So what do you say when people ask: “So what do you do?”
Do you find it awkward to answer?
I had a particularly painful experience years ago when I told a handsome writer that I was in a band. He rolled his eyes at me and said: “Oh yes, you and everyone else in this city.” I felt crushed.
During the years that I have been self-employed coach, I’ve noticed how this question can be so triggering. It makes us question our worthiness and our identity. It can make us wonder: “Do I match up? Am I worthy to say that I’m a writer, actor, poet when I haven’t put anything significant out in ages?”
We all have our own ways of answering and some of those answers can serve us and some don’t.
It can make us feel the need to overexplain or undermine ourselves: “I’m a writer… well sort of… I’m writing a novel – but I make money in recruitment. I’m doing it for the money until I get my big break – ha!”
In my experience of coaching many creatives, I feel that it is so often the fear of sounding like an imposter or being a show-off that stops people from really celebrating what they do or where they want to go.
Sometimes I find that people bury their biggest successes, because they don’t really value what it is they have achieved in life. We can be an hour into a coaching session and they’ll reveal that they’ve worked on a famous, award-winning project, or they’ve been featured in the press for a fantastic project. ‘But that was years ago,” they’d tell me – dismissing that this success had any meaning today.
I believe that answering this question is an opportunity for us all to step into the biggest and boldest version of ourselves and to share what we do through the lens of our successes. It’s a chance for us to share what drives our inspiration:
“I’m writing a novel and the story was inspired by a road trip I took in India in my twenties.”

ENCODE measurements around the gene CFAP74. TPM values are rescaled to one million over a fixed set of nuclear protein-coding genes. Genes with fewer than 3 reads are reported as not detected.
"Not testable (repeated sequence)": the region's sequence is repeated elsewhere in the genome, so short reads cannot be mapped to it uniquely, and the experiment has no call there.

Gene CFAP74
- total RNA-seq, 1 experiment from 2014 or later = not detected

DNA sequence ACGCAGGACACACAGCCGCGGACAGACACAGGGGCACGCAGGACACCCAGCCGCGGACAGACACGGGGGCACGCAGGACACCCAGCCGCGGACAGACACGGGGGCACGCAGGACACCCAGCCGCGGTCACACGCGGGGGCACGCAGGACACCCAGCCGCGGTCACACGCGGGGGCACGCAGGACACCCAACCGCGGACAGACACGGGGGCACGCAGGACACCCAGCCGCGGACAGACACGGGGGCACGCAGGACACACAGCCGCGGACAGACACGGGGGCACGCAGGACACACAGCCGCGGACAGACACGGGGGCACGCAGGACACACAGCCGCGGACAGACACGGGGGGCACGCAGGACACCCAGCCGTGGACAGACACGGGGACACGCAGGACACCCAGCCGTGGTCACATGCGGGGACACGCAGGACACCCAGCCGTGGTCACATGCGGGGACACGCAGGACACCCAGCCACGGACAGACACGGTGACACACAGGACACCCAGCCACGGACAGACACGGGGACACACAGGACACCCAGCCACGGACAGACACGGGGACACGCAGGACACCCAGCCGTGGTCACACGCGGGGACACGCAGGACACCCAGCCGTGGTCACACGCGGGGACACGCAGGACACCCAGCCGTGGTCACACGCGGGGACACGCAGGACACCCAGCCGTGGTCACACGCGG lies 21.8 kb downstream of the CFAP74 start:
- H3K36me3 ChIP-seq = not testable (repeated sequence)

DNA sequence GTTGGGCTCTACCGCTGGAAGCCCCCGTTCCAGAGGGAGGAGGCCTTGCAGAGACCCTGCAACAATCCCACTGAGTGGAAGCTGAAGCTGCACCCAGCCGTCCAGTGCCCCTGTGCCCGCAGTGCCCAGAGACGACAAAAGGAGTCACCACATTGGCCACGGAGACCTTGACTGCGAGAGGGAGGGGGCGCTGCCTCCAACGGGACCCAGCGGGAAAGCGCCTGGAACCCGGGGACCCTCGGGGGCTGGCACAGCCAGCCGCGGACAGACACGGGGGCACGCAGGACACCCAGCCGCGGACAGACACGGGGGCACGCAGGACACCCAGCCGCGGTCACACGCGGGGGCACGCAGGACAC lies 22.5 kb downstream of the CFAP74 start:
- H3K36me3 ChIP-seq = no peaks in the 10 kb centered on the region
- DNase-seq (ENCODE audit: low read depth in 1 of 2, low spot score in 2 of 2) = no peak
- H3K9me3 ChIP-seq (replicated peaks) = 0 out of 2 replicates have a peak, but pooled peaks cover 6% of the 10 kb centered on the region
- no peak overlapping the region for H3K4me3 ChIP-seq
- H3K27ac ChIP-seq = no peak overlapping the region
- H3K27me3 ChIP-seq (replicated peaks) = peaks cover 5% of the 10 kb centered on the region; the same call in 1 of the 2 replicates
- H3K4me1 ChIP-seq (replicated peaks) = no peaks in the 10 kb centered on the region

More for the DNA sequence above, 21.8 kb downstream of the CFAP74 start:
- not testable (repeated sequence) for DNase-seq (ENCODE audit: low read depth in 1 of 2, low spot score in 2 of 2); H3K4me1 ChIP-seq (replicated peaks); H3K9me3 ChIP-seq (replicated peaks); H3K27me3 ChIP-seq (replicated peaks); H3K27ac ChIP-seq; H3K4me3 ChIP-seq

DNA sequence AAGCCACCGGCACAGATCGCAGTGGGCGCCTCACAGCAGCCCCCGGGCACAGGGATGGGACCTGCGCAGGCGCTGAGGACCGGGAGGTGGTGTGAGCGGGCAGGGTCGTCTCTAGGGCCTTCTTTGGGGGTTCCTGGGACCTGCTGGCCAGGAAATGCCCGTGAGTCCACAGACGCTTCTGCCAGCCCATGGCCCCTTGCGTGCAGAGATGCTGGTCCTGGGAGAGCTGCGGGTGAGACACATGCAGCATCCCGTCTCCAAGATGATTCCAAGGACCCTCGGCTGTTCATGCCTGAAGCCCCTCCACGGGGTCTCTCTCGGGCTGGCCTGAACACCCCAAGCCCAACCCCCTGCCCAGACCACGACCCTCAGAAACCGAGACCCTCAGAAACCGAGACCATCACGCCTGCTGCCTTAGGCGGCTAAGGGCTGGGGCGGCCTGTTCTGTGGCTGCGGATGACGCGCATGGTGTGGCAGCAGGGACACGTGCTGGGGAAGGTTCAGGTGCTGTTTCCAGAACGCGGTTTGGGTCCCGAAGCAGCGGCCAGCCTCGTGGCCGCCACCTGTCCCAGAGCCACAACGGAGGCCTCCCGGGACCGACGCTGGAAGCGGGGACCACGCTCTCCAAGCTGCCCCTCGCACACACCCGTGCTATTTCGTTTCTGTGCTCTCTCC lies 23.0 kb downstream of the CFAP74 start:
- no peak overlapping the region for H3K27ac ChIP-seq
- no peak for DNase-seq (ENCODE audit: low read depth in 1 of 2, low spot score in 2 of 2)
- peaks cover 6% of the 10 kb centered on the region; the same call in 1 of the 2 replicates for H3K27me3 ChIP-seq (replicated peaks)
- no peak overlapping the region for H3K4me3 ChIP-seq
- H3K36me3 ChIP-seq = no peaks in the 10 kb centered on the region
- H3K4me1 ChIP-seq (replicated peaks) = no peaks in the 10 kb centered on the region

It can also be an opportunity to claim what we really want to achieve in our lives.
“I’ve just started a new project teaching Indian dance. It’s so beautiful. My vision is to make my this as popular as Latin dance.”
We don’t need to lie or fabricate an answer to impress someone. I believe we need to become more confident in sharing what’s really true about what we are doing through the lens of what is fascinating.
Describing what you do should simply encourage conversation and intrigue. Who cares if you’re making money from it or not yet – it’s framing the story around your deeper identity – your creativity.
In my experience, once people connect with what they truly desire to do and be in life and feel the excitement of what that could entail if they really went for it, they suddenly become more animated and passionate and speak with deep expression.
Here is my answer at the moment:
On Thursday May 23rd I’m running a networking event for creatives in London with my friend and collaborator Bev Glick, who has years of experience of writing stories about musicians in various publications, including the NME.
We are both passionate about helping people to become braver and more confident in describing what they do and to help them realise what is compelling about them.
It’s a chance to meet and mix with like-minded creative people and have fun experimenting with how to pitch yourself in one minute – to really own it when asked what it is you do.
Tickets cost £20 and are available here: https://ttl-one-minute-pitch.eventbrite.co.uk
You may have your pitch down to a pithy statement but I still guarantee that you’ll get some richness if you come along.
We run our events three times a year only – and it’s a chance to meet other, fantastic creatives who are on the journey to raising their game.
I’d love to see you there.
Here’s the ticket link again: https://ttl-one-minute-pitch.eventbrite.co.uk